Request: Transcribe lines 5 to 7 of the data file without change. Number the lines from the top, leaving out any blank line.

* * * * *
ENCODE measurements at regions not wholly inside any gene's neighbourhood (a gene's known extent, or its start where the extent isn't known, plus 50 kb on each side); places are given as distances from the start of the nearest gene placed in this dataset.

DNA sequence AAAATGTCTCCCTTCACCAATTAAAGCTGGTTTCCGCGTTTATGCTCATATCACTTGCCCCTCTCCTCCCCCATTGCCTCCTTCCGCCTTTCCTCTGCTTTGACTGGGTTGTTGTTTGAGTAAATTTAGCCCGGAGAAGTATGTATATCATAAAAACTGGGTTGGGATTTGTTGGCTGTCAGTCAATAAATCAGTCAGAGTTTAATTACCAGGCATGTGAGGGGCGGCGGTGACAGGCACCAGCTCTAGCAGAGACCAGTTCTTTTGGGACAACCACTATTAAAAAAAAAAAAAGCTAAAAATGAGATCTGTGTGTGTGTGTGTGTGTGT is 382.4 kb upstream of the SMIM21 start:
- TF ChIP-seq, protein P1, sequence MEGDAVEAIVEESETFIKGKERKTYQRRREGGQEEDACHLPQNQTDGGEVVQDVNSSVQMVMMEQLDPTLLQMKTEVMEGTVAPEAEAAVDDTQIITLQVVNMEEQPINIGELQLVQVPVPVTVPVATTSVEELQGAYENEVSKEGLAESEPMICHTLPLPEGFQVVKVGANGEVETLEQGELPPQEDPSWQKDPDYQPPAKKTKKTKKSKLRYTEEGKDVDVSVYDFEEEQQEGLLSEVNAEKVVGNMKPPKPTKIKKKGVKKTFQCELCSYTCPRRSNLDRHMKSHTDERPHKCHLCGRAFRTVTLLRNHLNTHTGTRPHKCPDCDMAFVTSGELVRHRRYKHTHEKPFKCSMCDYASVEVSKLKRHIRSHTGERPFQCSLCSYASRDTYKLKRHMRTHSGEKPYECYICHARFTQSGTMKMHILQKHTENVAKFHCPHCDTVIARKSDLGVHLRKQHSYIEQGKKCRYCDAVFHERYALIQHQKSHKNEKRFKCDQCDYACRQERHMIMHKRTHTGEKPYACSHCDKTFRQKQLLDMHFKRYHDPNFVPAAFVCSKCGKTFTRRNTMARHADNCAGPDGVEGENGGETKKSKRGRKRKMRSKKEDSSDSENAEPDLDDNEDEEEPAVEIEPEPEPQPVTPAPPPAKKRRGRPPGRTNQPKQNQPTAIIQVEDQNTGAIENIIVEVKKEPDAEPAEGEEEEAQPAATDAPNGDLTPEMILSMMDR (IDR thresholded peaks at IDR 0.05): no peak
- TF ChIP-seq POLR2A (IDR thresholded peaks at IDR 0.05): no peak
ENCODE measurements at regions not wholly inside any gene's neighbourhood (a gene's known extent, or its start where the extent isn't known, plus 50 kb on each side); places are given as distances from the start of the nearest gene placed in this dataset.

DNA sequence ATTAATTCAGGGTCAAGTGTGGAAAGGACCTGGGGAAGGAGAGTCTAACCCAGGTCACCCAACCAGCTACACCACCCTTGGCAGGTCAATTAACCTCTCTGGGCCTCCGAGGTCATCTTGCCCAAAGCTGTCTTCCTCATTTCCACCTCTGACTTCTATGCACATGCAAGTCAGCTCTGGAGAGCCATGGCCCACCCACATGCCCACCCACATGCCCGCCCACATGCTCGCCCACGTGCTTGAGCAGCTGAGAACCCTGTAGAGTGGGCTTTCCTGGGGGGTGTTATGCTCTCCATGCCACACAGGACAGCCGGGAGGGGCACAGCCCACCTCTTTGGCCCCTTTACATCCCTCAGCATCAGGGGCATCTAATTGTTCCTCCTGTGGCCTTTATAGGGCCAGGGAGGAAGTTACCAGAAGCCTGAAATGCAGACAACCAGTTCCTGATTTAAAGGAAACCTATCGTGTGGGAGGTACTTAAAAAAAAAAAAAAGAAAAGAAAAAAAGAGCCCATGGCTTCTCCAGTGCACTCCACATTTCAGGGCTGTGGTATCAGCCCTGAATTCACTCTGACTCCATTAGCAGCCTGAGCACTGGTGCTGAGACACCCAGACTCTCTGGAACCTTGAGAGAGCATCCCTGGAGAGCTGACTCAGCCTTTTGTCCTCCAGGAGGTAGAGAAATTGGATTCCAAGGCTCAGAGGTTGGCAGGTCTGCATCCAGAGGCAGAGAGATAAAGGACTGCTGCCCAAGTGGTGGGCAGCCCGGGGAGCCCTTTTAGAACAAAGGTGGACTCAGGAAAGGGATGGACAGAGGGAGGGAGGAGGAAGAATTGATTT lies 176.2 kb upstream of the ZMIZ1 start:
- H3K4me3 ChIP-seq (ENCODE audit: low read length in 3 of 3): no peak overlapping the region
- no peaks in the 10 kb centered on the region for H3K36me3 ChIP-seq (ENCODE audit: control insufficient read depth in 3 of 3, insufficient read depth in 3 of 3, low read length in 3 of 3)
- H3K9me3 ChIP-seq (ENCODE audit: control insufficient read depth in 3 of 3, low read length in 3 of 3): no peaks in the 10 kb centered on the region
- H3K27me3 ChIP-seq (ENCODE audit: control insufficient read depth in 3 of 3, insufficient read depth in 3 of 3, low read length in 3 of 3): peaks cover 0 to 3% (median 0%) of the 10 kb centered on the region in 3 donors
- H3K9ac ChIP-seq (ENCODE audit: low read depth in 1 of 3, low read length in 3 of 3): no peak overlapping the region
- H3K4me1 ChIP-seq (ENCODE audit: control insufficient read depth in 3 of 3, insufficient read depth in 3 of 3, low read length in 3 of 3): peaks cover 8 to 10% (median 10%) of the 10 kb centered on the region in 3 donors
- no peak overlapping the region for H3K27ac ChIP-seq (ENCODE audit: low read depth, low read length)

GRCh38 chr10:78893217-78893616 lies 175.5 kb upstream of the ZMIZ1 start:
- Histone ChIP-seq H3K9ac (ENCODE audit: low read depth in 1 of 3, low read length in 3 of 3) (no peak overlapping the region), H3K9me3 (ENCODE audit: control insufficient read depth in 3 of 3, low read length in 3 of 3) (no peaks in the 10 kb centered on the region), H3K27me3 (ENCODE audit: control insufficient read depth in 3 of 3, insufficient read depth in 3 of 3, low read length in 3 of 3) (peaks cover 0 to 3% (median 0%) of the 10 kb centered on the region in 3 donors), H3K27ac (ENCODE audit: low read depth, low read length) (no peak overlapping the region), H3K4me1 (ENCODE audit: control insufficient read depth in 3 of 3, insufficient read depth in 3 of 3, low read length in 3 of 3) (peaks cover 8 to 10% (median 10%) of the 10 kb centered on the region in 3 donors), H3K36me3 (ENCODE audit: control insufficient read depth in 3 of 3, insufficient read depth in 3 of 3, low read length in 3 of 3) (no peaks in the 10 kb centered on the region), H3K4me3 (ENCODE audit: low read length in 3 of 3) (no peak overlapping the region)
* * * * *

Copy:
ENCODE measurements at regions not wholly inside any gene's neighbourhood (a gene's known extent, or its start where the extent isn't known, plus 50 kb on each side); places are given as distances from the start of the nearest gene placed in this dataset.

DNA sequence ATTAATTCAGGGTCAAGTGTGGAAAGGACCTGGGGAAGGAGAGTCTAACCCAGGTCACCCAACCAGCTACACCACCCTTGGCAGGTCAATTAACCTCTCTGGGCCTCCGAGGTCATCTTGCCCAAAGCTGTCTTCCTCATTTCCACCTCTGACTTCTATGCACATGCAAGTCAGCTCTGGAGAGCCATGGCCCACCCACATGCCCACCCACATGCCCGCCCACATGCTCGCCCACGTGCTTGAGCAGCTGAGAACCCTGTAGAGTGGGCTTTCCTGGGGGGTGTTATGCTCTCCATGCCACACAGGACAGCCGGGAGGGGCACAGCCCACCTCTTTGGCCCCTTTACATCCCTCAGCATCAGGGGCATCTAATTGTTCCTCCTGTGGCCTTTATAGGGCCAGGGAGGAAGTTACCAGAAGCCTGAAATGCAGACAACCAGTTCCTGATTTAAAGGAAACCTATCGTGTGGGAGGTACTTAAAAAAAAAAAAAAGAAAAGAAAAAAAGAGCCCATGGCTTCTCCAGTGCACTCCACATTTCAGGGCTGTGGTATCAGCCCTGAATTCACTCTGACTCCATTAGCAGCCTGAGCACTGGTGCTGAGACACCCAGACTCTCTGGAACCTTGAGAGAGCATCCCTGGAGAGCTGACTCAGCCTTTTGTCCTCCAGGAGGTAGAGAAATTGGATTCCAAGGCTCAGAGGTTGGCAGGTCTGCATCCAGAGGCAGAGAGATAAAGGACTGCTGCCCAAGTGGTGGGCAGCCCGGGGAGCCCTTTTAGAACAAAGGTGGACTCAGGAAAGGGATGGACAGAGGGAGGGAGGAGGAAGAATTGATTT lies 176.2 kb upstream of the ZMIZ1 start:
- H3K4me3 ChIP-seq (ENCODE audit: low read length in 3 of 3): no peak overlapping the region